2. Calculate and comment on a range of possible sale valuations for the Pigments division based on the division’s EBITDA of $12m. Your range should include:
a. The minimum price at which you believe Weddon should sell the Pigments division based on its current share price and price earnings ratio;
b. A potential valuation developed from what you consider to be the most relevant pricing multiple you identified in Question 1.
3. Discuss how Weddon’s share price might react to the announcement of a sale of the Pigments division.
4. Evaluate the strategic rationale for an acquisition of Dovedale Chemicals. This discussion should demonstrate that you have considered the market, economic, financial and shareholder value issues that Weddon is seeking to address.
5. Recommend a level of “maintainable earnings” which should be used for the purposes of valuing Dovedale Chemicals. You should comment on at least TWO areas of potential sensitivity you considered in making your recommendation.
6. Propose a range of potential valuations for Dovedale Chemicals based on the maintainable earnings figure you recommended in Question 5. Your range should include:
a. The maximum price which you believe Weddon can pay based on its current share price and price earnings ratio;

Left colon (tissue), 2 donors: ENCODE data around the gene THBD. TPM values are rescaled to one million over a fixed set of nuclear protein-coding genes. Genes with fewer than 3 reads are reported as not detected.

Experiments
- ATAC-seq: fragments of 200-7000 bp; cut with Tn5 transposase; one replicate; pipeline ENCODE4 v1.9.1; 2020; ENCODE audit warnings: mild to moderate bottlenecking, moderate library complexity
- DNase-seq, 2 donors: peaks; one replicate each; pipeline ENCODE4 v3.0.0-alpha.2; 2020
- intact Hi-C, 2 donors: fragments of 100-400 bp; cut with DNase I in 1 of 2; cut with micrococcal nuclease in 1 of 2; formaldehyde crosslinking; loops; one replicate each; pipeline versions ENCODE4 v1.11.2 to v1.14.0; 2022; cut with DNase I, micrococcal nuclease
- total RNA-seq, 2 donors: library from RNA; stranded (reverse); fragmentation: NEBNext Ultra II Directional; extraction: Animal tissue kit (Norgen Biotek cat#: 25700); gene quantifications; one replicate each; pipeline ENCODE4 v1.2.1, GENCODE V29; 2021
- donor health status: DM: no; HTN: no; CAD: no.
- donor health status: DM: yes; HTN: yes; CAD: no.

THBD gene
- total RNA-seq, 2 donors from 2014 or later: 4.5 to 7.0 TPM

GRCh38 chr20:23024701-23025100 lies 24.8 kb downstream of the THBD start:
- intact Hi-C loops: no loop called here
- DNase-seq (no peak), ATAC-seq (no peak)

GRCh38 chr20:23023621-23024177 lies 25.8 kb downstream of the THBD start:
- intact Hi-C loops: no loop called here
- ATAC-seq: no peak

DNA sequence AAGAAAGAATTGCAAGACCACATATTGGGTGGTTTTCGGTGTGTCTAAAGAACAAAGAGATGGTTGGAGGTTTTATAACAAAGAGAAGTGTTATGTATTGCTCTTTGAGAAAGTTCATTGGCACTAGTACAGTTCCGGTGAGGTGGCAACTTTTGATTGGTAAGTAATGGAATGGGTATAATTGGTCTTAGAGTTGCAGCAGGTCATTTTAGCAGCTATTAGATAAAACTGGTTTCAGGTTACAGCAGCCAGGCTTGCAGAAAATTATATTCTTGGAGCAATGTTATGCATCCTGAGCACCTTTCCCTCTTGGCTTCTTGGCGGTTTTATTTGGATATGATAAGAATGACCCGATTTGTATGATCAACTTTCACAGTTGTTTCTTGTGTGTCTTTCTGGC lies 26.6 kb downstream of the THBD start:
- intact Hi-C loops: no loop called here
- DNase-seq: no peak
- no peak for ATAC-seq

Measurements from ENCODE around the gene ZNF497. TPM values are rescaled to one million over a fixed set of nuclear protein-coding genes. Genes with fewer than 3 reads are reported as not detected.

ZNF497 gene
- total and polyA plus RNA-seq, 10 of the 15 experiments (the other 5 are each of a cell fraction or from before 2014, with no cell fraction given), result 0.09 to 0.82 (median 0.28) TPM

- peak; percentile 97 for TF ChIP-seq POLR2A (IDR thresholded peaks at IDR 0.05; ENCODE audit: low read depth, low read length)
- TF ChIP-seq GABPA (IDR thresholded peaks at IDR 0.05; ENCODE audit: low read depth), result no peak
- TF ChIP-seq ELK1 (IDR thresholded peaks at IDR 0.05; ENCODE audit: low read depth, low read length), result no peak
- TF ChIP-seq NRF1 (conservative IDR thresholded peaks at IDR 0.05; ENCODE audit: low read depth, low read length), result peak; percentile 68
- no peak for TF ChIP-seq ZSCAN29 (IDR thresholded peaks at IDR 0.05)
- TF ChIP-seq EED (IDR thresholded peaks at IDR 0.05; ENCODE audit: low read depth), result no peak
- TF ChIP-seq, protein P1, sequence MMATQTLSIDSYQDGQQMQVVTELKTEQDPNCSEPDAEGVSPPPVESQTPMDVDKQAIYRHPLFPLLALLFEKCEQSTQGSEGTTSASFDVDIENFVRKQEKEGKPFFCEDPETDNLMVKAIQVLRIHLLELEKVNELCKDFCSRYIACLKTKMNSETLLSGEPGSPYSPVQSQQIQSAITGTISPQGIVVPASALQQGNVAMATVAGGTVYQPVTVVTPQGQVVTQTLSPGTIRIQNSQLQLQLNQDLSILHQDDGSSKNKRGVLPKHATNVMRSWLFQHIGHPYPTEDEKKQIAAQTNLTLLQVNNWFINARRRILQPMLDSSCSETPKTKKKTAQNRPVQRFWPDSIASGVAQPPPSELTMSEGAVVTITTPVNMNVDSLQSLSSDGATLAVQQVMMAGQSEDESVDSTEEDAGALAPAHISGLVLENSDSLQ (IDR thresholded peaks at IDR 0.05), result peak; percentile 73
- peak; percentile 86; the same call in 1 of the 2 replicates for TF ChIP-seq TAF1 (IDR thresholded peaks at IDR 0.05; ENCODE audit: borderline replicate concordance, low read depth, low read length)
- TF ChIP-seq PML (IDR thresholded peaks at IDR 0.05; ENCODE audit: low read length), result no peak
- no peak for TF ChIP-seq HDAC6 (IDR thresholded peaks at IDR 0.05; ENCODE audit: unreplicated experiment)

b. A valuation (or valuations) developed from relevant mergers and acquisitions data for specialty chemicals companies.
c. The identification of TWO possible competing bidders, with an estimation of the price those companies might be able to pay for Dovedale Chemicals.
You should explain any source numbers, adjustments or assumptions you have made within your calculations.
PART 2 – INDIVIDUAL WORK
7. Assuming that Weddon did decide to sell the Pigments division, identify TWO practical challenges which would need to be managed during the divestment process, recommending appropriate strategies to address these issues.
8. Three issues are identified in the due diligence report for Dovedale Chemicals. State which ONE of these issues you consider to be the most significant for consideration by the Board and advise how it might be addressed at this stage of the bid process.
9. In no more than 250 words, recommend a course of action, based on the three possible options given and your analysis in Questions 1-8, which you believe will best enhance Weddon’s shareholder value.